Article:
by Gayle D. Beebe, Ph.D.
I love George Herbert, who ranks as one of our greatest poets. He touched me with his rich poetry as I entered into my own Christian life. I appreciate Herbert’s understanding of the Christian life and find in his writings a grand invitation to begin our own life with God and grow in him. Herbert takes the disparate parts of our life and weaves them into a meaningful whole.
How do we enter into a life with God that produces the fruit of the Spirit: love, joy, peace, patience, kindness, goodness, faithfulness, gentleness and self-control? People rarely exhibit these behaviors automatically or consistently. It takes time, devotion and the love of God actively working in our life. George Herbert gives us a great overview of the Christian life as we consider how to cultivate the fruit of the spirit along each step of our spiritual journey.
A distinguished, well-educated man, Herbert lived from 1593-1633 and served as a pastor of a local parish during a time of great unrest and war. He asked profound questions: How do we stay close to God? How do we find God in the midst of our daily life? He gave his brilliant answers in a series of 165 poems collected under the title, “The Temple.” One is based on Colossians 3:3, “My life is hid with Christ in God.”
My words and thoughts do both express this notion,
That Life hath with the sun a double motion,
The first Is straight and our diurnal friend,
The other Hid and doth obliquely bend,
One life is wrapt In flesh and tends to earth,
The other winds towards Him whose happy birth
Taught me to live here so, That still one eye
Should aim and shoot at that which Is on high:
Quitting with daily labor all My pleasure,
To gain at harvest an eternal Treasure.
Herbert compares our life to the double motion of the sun. The double nature of our life with God entails both the seen and the unseen, the temporal and the eternal, the sacred and the mundane. In this poem he introduces the idea that the Christian life is lived on two levels. Both the words he chooses and the pattern he constructs illustrate the way our life is conformed to the image of Christ over time. On the horizontal level, we mark our life by various experiences. But on the vertical level, which is hidden, our spiritual life is being conformed to the image of Christ over time. Herbert suggests that in our most mundane activities we encounter God as his spirit guides our spirit.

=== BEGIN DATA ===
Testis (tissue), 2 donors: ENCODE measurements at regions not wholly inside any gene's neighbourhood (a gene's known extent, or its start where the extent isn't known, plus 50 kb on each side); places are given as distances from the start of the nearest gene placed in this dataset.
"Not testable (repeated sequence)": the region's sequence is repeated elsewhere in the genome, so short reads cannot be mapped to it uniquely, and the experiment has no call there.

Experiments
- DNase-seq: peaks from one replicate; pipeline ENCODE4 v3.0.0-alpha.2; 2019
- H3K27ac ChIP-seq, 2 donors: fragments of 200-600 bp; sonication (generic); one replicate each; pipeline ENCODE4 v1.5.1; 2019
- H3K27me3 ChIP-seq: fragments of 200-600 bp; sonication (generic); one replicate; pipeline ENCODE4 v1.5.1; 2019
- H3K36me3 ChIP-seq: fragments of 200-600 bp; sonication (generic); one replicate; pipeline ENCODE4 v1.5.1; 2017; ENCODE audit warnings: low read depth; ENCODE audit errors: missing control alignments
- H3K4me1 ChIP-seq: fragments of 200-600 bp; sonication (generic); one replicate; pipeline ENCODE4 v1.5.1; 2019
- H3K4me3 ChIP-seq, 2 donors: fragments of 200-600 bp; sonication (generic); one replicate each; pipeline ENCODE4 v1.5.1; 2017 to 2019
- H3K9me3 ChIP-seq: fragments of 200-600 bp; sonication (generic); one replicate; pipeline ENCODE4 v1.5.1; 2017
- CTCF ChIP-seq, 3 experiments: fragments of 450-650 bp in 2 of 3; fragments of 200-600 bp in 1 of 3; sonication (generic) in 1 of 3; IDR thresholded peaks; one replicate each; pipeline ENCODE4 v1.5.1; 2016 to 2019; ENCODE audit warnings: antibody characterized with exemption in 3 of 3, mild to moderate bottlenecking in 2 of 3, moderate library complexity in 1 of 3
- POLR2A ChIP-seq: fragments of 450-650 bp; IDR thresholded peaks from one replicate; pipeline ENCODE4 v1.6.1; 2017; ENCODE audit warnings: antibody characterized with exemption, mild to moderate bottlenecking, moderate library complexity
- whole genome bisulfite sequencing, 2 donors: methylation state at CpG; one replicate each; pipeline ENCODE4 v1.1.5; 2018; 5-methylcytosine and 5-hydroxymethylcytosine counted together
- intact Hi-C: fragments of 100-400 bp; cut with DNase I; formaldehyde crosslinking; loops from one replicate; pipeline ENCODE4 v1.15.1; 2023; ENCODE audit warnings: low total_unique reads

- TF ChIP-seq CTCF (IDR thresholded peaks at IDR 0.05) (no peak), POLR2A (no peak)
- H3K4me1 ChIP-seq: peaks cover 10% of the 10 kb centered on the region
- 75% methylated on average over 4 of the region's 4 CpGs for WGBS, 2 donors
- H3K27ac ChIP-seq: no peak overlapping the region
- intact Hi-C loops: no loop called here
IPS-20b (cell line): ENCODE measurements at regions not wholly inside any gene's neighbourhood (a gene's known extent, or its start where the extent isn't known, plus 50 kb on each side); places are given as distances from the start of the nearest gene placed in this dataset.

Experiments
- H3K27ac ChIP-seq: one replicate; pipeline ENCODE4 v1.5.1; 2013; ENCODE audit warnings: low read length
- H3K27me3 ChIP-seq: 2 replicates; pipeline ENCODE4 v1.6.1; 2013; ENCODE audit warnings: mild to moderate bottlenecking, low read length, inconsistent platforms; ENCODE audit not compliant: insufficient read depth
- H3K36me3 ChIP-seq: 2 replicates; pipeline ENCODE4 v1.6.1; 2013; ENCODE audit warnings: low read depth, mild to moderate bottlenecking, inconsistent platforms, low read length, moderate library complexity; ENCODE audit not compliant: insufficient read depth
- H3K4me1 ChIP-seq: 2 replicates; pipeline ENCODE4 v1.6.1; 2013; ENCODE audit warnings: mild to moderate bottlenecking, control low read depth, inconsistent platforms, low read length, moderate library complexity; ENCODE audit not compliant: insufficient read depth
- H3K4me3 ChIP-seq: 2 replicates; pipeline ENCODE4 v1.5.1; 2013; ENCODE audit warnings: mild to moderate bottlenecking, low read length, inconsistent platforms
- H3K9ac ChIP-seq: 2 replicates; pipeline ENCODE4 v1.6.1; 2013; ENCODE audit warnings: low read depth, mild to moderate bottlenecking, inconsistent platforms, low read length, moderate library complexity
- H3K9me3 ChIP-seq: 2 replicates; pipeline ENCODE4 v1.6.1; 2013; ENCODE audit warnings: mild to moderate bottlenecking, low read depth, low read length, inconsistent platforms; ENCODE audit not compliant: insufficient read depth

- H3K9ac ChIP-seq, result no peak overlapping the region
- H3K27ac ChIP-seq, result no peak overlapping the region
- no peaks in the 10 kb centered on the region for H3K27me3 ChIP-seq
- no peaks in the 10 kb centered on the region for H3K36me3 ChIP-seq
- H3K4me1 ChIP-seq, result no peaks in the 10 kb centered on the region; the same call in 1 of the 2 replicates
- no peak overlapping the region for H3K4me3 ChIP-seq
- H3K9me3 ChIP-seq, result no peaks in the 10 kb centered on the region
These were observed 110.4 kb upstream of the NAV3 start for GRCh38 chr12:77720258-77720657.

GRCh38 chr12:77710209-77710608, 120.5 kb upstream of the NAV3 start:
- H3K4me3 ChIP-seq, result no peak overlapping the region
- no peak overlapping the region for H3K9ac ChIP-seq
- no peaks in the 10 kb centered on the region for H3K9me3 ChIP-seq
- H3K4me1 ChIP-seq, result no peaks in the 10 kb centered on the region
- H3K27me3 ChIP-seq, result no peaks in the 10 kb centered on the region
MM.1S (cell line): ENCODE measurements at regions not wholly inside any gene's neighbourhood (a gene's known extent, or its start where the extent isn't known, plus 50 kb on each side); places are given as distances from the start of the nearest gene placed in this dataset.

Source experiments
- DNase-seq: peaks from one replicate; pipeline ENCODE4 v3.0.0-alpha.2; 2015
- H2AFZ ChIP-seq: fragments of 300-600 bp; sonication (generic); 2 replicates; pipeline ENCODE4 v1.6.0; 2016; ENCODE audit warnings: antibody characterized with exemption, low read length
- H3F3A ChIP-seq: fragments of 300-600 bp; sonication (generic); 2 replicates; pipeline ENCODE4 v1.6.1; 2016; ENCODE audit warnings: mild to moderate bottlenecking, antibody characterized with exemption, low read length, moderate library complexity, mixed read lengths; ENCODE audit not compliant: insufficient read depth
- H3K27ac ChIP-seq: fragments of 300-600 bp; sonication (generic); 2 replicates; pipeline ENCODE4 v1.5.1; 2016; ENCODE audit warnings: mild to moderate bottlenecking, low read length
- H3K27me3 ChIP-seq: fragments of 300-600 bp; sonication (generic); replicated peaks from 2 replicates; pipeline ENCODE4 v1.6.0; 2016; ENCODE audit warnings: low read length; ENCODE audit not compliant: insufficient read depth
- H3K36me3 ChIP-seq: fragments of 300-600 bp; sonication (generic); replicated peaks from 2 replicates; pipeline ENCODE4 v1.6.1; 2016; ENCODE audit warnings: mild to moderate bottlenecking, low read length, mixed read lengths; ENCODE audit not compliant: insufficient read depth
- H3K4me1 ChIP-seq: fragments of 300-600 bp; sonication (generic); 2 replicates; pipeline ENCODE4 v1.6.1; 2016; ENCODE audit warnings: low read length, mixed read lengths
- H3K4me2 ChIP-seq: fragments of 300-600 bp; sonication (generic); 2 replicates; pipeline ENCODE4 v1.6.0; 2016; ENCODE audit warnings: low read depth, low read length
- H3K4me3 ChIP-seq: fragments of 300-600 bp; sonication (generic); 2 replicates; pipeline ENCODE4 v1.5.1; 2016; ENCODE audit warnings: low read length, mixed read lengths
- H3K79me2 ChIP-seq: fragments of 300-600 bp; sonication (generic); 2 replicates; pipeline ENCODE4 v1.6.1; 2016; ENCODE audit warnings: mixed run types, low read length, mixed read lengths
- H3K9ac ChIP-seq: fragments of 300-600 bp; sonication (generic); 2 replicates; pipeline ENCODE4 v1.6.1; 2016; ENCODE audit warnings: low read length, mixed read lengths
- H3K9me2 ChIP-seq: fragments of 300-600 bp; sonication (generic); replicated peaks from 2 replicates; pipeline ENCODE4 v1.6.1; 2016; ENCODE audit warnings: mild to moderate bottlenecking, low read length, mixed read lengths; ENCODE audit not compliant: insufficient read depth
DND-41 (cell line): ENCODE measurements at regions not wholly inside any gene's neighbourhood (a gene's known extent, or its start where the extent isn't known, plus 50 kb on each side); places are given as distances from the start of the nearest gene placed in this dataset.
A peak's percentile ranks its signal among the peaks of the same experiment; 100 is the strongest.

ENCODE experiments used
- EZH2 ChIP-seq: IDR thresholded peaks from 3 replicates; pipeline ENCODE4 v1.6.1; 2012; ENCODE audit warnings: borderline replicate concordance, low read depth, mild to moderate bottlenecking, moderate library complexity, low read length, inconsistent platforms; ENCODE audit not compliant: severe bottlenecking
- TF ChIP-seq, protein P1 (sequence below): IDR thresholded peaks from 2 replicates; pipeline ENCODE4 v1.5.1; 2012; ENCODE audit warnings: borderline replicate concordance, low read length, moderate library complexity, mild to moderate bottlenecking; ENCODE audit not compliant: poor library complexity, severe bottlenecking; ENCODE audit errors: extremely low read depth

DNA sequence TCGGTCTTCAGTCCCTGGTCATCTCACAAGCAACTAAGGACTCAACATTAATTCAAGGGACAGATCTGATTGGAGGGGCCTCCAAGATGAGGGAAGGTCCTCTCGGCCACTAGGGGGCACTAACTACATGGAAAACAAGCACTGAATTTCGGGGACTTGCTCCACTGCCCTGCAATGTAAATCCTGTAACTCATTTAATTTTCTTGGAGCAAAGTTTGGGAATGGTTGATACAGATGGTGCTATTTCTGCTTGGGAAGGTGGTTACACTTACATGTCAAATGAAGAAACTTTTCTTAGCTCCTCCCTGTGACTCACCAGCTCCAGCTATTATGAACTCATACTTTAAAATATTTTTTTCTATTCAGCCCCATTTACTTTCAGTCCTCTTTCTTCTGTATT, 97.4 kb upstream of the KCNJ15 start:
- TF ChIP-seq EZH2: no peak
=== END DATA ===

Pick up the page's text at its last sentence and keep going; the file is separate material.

Herbert masterfully depicts entering the spiritual journey in his poem “The Altar” by the words and the form of the stanzas. He wants us to have both a visual and an aural understanding of our life with God.
A broken A L T A R, Lord thy servant rears,
Made of a heart, and cemented with tears:
Whose parts are as thy hand did frame;
No workman’s tool hath touched the same.
A heart alone
Is such a stone
As nothing but
Thy power doth cut
Wherefore each part
Of my hard heart
Meets in this frame,
To praise thy name.
That if I chance to hold my peace
These stones to praise thee may not cease.
Oh let thy blessed sacrifice be mine
And sanctify this A L T A R to be thine.
Herbert describes our life as set on the altar of Christ. It becomes a place where the living sacrifice of Christ is made manifest. This is one way we become a devoted follower of Christ.
I often think about our responsibility as Christians and what people experience when they meet us. Do they encounter the love of Christ? Or do they experience something that distracts them from his love? When I was a pastor, I frequently did funerals, and one of the most memorable honored a man who had lived a long time as a devoted follower of Christ. A friend at the service stood up and said, “I saw Christ in Frank long before I saw Christ.” So often, the first glimpse people have of Christ is the way Christians present him through the way they live.
Herbert seeks to give us an appreciation for the sacrifice of Christ and what he did on the cross. He laid out a way for us to live life and to follow his teachings in the most meaningful way.
I wrote about Herbert and other believers in my book “Longing for God: Seven Paths to Christian Devotion” to explore what it means to enjoy a life with God that counts. We hope our students experience this at Westmont and that God becomes a force in their lives amidst all the challenges they will face in the future. We want them to learn to live for him while preparing to serve society.